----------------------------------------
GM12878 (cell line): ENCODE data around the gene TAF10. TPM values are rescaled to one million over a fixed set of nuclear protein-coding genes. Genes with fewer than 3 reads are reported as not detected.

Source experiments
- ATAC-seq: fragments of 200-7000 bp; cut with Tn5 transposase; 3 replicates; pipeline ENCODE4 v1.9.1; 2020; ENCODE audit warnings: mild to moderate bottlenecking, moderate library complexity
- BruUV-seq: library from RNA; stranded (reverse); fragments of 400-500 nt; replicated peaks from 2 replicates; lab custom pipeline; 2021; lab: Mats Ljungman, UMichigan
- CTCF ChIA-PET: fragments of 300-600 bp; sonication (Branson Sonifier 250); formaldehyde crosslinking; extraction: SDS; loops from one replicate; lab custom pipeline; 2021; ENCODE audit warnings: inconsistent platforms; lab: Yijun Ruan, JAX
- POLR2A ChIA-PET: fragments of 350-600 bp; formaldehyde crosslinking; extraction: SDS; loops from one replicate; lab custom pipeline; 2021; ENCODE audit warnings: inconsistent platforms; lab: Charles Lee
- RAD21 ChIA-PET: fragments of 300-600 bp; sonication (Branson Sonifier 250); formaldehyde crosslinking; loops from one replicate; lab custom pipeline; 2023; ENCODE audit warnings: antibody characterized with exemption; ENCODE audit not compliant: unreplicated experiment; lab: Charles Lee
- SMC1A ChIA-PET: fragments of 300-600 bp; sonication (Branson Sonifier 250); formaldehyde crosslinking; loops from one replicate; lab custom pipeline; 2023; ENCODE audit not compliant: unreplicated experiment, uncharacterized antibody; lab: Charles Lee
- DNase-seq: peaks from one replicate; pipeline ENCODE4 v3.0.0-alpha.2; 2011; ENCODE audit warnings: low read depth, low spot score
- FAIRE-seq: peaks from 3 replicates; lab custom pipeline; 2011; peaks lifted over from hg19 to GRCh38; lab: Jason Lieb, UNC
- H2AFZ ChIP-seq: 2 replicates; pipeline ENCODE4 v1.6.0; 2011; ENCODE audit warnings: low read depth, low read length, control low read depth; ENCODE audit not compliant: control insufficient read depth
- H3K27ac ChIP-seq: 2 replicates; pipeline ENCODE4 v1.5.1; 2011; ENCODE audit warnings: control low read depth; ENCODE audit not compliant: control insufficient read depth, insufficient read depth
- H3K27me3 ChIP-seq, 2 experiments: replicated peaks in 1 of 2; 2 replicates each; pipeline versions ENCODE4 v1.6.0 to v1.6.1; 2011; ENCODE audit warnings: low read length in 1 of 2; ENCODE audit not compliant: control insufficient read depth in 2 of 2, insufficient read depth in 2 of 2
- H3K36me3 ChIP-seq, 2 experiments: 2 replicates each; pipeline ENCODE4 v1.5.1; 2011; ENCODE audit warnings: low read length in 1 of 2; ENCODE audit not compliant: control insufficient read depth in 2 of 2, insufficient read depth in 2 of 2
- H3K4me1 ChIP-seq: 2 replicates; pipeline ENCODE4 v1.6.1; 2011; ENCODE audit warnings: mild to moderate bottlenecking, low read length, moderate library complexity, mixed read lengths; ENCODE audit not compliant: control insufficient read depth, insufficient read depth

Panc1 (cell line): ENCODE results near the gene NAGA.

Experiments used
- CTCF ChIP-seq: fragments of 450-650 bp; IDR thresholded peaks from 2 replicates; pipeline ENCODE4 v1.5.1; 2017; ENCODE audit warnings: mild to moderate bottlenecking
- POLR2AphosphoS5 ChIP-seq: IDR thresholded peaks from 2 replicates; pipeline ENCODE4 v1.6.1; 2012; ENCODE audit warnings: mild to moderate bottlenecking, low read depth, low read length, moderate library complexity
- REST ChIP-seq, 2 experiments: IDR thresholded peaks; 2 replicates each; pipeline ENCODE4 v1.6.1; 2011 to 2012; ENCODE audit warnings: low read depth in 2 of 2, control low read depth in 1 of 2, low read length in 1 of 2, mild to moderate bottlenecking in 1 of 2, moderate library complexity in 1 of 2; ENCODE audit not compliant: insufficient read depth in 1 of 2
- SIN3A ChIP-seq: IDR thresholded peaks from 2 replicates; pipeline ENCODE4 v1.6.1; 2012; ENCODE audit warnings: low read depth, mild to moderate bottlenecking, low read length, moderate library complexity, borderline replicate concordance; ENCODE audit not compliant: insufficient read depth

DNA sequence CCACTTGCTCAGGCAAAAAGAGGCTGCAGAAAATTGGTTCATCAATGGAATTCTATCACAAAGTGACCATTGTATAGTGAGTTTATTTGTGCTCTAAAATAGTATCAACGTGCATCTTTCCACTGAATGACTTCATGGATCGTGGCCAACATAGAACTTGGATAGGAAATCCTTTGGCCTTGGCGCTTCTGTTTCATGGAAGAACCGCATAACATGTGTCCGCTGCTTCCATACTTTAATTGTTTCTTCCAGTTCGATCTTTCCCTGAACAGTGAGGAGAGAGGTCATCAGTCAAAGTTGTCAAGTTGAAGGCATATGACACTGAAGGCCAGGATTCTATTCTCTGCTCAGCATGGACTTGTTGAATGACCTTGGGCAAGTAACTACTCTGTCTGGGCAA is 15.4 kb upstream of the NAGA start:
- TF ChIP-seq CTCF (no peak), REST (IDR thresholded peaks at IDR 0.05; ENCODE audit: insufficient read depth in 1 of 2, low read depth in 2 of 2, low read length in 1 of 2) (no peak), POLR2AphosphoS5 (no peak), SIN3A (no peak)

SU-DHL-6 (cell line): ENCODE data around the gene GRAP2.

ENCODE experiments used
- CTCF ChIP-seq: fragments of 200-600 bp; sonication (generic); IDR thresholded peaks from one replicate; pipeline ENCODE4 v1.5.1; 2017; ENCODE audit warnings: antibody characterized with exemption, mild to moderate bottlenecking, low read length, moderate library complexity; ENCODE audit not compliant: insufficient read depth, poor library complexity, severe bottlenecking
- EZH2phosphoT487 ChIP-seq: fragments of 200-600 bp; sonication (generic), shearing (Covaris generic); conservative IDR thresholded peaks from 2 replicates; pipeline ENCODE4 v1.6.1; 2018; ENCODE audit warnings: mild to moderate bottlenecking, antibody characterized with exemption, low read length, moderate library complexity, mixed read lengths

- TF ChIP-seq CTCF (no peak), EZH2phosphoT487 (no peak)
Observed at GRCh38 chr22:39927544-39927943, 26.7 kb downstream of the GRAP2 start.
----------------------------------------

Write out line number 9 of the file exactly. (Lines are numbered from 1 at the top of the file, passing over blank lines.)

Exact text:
- DNase-seq: peaks from one replicate; pipeline ENCODE4 v3.0.0-alpha.2; 2011; ENCODE audit warnings: low read depth, low spot score